Cynthia Moreno (Biomedical Engineering) University of Miami


Advisor: Dr. Stephane Evoy (Electrical Engineering)

Nanoelectromechanical systems, or NEMS, are characterized by minute dimensions that are relevant for the function of the devices. Using varied methods, many studies have sought to integrate nanostructures with functional circuitry. Some studies have focused on alternative methods that rely on the assembly of nanometer scale particles such as an electric-field assembly technique. The research reported here focused on the acquisition and development of a new experimental system that has enabled the control of individual nanostructures onto their predefined sites on the silicon chips. An electric-field assisted assembly technique was used to manipulate dielectric particles suspended in a medium between two electrodes 1 to 3 microns apart, defined lithographically on an SiO2 substrate. Assembly experiments were first conducted in which a few drops of the medium were dispensed onto the sample and a 30 V AC signal fed at 1 kHz for varying lengths of time to the silicon chip that contains a series of prefabricated buried inter-digitated electrodes.  View Paper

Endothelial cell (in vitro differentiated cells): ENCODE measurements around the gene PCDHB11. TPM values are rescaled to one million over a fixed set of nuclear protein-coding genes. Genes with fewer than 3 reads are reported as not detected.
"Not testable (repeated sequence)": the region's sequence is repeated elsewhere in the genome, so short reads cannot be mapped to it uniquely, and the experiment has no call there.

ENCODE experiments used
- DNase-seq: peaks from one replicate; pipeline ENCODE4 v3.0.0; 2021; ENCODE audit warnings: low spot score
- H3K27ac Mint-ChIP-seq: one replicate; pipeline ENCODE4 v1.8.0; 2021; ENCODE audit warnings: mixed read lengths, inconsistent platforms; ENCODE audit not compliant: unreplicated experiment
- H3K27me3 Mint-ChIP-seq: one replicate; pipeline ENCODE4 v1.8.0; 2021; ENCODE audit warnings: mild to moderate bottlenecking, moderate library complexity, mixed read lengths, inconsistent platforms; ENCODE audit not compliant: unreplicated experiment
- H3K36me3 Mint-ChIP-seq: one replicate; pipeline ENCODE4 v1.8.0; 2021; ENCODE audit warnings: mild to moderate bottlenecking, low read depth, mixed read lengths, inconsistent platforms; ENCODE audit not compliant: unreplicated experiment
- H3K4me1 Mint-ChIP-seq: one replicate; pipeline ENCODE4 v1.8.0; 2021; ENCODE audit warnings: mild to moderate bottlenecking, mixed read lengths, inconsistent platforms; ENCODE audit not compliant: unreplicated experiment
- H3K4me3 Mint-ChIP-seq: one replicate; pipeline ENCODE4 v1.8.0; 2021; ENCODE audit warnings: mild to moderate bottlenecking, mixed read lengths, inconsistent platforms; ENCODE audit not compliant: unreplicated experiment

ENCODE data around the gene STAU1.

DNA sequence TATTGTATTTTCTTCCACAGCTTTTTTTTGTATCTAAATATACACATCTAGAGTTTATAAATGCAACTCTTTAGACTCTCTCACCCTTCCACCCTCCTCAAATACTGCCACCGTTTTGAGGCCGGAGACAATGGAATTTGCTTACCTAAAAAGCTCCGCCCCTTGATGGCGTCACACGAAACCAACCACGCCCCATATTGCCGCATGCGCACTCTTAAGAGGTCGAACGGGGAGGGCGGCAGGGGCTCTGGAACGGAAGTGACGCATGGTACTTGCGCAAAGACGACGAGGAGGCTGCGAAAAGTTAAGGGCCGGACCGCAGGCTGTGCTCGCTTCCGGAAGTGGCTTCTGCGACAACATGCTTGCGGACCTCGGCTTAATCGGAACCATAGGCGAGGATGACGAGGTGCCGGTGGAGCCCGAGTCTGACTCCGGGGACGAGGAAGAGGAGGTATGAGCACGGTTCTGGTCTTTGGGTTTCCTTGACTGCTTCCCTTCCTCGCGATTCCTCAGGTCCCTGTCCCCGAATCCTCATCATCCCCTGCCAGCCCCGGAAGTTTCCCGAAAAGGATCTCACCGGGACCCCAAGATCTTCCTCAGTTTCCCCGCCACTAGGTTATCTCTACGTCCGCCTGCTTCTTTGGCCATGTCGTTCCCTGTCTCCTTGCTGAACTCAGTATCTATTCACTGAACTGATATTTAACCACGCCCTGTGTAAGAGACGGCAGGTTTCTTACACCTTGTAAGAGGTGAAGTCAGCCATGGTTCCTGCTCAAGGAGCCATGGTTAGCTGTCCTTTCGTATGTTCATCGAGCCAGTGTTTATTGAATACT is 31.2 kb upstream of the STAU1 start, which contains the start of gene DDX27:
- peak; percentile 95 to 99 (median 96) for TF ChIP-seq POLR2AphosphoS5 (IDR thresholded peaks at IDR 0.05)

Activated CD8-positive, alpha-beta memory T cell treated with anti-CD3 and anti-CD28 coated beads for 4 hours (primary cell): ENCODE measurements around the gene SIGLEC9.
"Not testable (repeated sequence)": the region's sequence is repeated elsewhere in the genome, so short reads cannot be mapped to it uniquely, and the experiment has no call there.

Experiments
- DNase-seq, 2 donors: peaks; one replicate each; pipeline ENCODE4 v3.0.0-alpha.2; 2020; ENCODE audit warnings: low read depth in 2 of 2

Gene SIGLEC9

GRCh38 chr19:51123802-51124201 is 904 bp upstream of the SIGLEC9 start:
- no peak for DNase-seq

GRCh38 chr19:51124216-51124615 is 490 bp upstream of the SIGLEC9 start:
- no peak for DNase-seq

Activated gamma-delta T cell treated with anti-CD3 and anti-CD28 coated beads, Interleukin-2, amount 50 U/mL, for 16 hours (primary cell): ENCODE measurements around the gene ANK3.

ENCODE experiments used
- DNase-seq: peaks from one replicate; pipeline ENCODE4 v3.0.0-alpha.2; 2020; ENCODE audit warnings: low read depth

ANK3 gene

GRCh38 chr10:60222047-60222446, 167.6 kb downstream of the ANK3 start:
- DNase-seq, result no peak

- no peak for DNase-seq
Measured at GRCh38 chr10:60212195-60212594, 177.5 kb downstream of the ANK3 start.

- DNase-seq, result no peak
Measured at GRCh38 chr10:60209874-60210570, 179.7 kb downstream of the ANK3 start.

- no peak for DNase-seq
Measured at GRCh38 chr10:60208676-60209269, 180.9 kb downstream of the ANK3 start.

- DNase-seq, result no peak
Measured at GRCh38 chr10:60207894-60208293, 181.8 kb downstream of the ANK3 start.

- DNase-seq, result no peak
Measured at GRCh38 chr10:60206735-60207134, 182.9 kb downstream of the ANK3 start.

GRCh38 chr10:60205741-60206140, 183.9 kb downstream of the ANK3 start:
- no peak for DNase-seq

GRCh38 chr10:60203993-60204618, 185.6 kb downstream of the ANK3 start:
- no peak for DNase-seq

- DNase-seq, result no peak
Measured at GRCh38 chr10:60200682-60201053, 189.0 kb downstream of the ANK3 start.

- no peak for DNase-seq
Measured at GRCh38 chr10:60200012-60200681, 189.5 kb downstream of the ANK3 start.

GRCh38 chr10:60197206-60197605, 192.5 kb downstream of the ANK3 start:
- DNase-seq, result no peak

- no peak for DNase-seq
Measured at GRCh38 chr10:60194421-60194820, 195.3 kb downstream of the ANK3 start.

Yao Hua Ooi (Electrical Engineering) University of Pennsylvania


Advisor: Dr. Daniel D. Lee

Biological organisms employ binocular visual and binaural hearing systems, as well as movement, to gather sensory information from multiple viewpoints for accurate sensory perception. In contrast, artificial sensory systems typically use either a multitude of sensors in a static array, or employ motion from a single mobile robotic platform.